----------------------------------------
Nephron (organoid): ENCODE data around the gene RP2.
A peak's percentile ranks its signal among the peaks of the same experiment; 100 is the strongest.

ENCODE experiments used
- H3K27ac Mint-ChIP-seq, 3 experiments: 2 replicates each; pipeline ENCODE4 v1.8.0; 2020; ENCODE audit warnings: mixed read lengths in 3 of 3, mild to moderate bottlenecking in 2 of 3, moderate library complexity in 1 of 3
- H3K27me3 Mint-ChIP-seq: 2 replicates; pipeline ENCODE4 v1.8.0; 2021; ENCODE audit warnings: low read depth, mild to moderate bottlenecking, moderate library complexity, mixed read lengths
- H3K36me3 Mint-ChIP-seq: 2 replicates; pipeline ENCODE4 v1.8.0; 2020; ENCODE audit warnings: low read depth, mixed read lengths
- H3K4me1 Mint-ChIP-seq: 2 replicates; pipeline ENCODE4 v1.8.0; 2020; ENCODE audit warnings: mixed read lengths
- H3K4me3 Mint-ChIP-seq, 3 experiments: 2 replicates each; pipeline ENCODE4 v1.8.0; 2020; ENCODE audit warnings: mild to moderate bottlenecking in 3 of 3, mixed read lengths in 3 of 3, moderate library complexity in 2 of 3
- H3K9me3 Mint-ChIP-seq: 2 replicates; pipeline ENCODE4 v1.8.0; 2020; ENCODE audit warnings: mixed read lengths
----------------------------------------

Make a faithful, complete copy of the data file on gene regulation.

Nephron (organoid): ENCODE data around the gene RP2.
A peak's percentile ranks its signal among the peaks of the same experiment; 100 is the strongest.

ENCODE experiments used
- H3K27ac Mint-ChIP-seq, 3 experiments: 2 replicates each; pipeline ENCODE4 v1.8.0; 2020; ENCODE audit warnings: mixed read lengths in 3 of 3, mild to moderate bottlenecking in 2 of 3, moderate library complexity in 1 of 3
- H3K27me3 Mint-ChIP-seq: 2 replicates; pipeline ENCODE4 v1.8.0; 2021; ENCODE audit warnings: low read depth, mild to moderate bottlenecking, moderate library complexity, mixed read lengths
- H3K36me3 Mint-ChIP-seq: 2 replicates; pipeline ENCODE4 v1.8.0; 2020; ENCODE audit warnings: low read depth, mixed read lengths
- H3K4me1 Mint-ChIP-seq: 2 replicates; pipeline ENCODE4 v1.8.0; 2020; ENCODE audit warnings: mixed read lengths
- H3K4me3 Mint-ChIP-seq, 3 experiments: 2 replicates each; pipeline ENCODE4 v1.8.0; 2020; ENCODE audit warnings: mild to moderate bottlenecking in 3 of 3, mixed read lengths in 3 of 3, moderate library complexity in 2 of 3
- H3K9me3 Mint-ChIP-seq: 2 replicates; pipeline ENCODE4 v1.8.0; 2020; ENCODE audit warnings: mixed read lengths